Recorded cyber-crime cost the UK economy £8.8bn in 2018, and with industries becoming ever more digitalised, cyber security is becoming an increasingly important topic for small businesses. An attack can be detrimental to your businesses, costing you money, your reputation and potentially your livelihood.

For small to medium sized enterprises (SMEs) with tight budgets and resources, protecting against cyber-attacks may seem like an impossible task, but the good news is that there are simple things you can implement to help protect your business.

Educate employees about cyber security

Even with technical support staff in place, it is important to educate everyone from the bottom to the top on the importance of cyber security. Employees are often an organisations greatest vulnerability when it comes to online security and may inadvertently breach security protocols if they are not thoroughly trained, leaving your business open to attacks. Have clear and concise policies in place and make your staff aware of them and the consequences of violating these policies.

Install anti-virus software

Anti-virus software is frequently included for free within popular operating systems, often all that is needed is for you to click ‘enable’ and you’re instantly safer. Ensure you only install anti-virus programmes from tried and trusted sources and keep software up to date to ensure it remains effective.

Secure your wi-fi network

To deter hackers from accessing your Wi-Fi, make sure you secure, encrypt, and hide your network. If your wireless network is not properly secured, people from other businesses, offices or nearby buildings could potentially gain access to files containing sensitive information.

Set up a separate network if you want an open Wi-Fi for customers to use. This will prevent any unwanted users from accessing your business Wi-Fi and retrieving confidential information. SMEs should also secure their network via a robust firewall or unified threat management (UTM). This is an advanced firewall that restricts dangerous websites, stops malicious emails and prevents network exploits.

Encrypt sensitive data

All businesses that hold personally identifiable data such as names, birth dates, bank details and addresses or special category data such as health, racial or ethical origin and religious beliefs must secure this information. Your business could face legal action if a device containing sensitive information is stolen and the contents leaked or shared.

Encrypting your hard drive ensures data remains secure. Encryption conceals data by converting it into a code, thereby protecting it from any prying eyes. Full disk encryption is the most secure option but is not always necessary unless you have sensitive data all over your computer. Encrypting a select group of files, usually those containing sensitive information, will keep them safe without any of the complications that come with a full disk encryption.

Keep your software up to date

Keeping your software up to date, a process known as ‘patching’, is one of the most important things you can do to protect your business from cyber threats.

Software vendors release updates to address the security risks in their existing products, so if you don’t update, your computer could be left vulnerable to hacking and malware. If your employees use mobile devices for work, ensure they use updated apps, including a security app.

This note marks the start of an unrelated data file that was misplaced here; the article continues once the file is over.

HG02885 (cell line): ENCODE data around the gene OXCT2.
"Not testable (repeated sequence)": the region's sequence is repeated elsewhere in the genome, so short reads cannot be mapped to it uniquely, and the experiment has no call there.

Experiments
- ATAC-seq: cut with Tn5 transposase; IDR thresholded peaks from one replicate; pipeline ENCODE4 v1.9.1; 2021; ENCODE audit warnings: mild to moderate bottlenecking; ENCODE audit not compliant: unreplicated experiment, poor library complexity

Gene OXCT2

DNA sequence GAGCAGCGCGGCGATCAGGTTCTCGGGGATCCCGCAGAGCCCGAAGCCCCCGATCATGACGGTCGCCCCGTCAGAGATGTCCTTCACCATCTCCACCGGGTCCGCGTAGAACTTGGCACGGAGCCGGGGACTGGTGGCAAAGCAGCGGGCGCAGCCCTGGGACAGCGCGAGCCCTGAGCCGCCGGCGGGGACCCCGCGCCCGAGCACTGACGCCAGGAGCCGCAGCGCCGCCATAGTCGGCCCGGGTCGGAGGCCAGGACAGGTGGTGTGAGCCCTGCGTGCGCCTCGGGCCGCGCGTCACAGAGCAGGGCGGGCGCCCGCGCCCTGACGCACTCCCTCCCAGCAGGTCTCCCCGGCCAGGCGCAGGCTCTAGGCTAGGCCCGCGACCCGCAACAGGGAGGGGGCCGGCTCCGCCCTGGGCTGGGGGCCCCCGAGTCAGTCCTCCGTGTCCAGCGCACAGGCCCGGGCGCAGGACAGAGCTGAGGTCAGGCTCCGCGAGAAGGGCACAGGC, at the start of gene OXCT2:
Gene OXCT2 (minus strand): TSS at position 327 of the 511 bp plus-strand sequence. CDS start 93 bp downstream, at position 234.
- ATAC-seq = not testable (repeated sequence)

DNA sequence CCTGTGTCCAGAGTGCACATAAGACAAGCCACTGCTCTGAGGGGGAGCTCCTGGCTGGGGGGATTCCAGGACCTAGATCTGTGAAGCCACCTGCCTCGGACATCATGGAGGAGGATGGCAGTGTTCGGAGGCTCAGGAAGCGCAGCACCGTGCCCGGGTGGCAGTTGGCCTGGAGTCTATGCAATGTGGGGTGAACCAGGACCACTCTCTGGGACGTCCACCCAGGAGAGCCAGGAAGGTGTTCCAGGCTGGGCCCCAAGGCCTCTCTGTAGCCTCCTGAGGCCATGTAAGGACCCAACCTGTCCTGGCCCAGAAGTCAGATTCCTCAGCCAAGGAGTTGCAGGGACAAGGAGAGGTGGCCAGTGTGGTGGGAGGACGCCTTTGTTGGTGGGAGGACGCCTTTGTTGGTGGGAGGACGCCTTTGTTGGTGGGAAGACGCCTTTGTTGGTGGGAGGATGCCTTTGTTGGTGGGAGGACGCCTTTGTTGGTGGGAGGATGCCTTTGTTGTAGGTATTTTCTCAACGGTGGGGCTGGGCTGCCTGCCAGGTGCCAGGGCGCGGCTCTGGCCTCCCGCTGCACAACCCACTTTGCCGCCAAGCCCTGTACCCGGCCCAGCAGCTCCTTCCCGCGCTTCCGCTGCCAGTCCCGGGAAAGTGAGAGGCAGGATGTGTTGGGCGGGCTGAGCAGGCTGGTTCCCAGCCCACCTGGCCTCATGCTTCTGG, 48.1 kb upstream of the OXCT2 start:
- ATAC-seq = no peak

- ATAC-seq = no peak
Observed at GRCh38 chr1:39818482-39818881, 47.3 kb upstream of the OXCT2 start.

Use strong passwords and change them regularly

It may be tempting to use the same password for all your accounts, but this may leave you vulnerable to hackers.

Employ strong and unique passwords, ideally 20 characters or more and containing a mix of numbers, letters and symbols. It can be difficult to remember several unique passwords, so a password management programme could help. Never write your passwords down and be sure to change them regularly.

Back up everything

Not the most exciting job, but one you really need to make a priority. Backing up your data is perhaps the most important step you can take to preventing a network disaster. The data on your business computer will most likely contain important and sometimes personal information, and the consequences of losing this data could be catastrophic. Backing up your data creates a copy that you can restore later should you have a system failure or become the victim of an attack.

Think before you click

Phishing emails and malicious attachments are one of the main causes of data breaches, with 90% of organisations experiencing some sort of phishing attack in 2019.

Phishing is one of the easiest forms of cyber-attack for a hacker to carry out and aims to trick the target into doing what the scammer wants, i.e. provide a password, bank details or other crucial information. Victims may also be tricked into clicking on an unsecure link to a fake website or downloading and installing malware or ransomware.

To prevent phishing attacks, check for obvious signs of phishing such as spelling and grammatical errors, dubious looking email addresses and low-quality versions of recognisable logos. If in doubt, do not click on the link or attachment and instead contact the sender directly to verify whether the email is legitimate or a scam.

By implementing these small business security tips, you can help protect your business from cyber-crime. If you’re looking to further your knowledge of cyber security the National Cyber Security Centre has detailed resources including guides and a short course that when successfully completed will allow your business to become Cyber Essentials certified.